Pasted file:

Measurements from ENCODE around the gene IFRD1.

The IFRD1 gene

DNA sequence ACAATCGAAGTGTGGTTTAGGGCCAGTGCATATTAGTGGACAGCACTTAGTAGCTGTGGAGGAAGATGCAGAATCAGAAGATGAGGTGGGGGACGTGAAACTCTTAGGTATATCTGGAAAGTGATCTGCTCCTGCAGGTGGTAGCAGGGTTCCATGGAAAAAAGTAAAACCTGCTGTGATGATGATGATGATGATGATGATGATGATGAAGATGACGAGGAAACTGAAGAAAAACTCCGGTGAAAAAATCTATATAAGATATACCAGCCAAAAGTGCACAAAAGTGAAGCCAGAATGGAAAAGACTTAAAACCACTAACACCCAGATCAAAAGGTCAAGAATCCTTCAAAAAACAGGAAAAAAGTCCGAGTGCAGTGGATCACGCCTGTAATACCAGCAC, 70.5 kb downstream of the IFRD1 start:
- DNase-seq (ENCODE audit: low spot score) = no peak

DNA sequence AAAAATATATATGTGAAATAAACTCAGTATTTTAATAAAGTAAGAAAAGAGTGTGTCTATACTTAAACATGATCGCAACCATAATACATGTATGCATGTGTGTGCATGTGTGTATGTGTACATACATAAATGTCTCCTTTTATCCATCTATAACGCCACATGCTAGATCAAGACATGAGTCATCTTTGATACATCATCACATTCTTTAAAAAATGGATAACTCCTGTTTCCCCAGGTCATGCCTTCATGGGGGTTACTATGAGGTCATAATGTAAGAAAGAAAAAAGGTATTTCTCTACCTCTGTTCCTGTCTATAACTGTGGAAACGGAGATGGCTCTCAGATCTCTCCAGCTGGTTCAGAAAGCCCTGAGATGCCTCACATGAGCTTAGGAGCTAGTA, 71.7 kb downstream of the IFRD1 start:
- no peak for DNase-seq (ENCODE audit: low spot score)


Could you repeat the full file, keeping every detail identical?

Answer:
Measurements from ENCODE around the gene IFRD1.

The IFRD1 gene

DNA sequence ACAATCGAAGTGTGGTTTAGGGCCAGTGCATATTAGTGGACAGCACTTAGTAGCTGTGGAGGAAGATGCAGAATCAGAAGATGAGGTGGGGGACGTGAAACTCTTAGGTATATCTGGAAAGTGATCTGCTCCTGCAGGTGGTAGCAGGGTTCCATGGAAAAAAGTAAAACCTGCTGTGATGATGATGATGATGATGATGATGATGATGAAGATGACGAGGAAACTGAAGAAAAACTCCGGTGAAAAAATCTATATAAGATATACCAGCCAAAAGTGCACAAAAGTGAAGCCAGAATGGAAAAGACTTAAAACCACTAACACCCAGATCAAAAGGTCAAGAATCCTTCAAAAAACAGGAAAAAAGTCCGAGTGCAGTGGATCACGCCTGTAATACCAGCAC, 70.5 kb downstream of the IFRD1 start:
- DNase-seq (ENCODE audit: low spot score) = no peak

DNA sequence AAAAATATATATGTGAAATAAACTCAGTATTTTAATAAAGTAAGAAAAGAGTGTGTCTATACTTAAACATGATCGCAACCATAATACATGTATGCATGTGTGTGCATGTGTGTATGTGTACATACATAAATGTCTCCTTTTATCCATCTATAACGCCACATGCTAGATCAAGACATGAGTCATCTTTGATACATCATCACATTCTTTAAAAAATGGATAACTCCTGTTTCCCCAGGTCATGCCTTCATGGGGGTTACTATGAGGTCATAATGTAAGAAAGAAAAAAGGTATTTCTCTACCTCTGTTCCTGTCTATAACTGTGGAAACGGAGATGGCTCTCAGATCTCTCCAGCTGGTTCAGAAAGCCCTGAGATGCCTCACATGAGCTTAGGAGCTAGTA, 71.7 kb downstream of the IFRD1 start:
- no peak for DNase-seq (ENCODE audit: low spot score)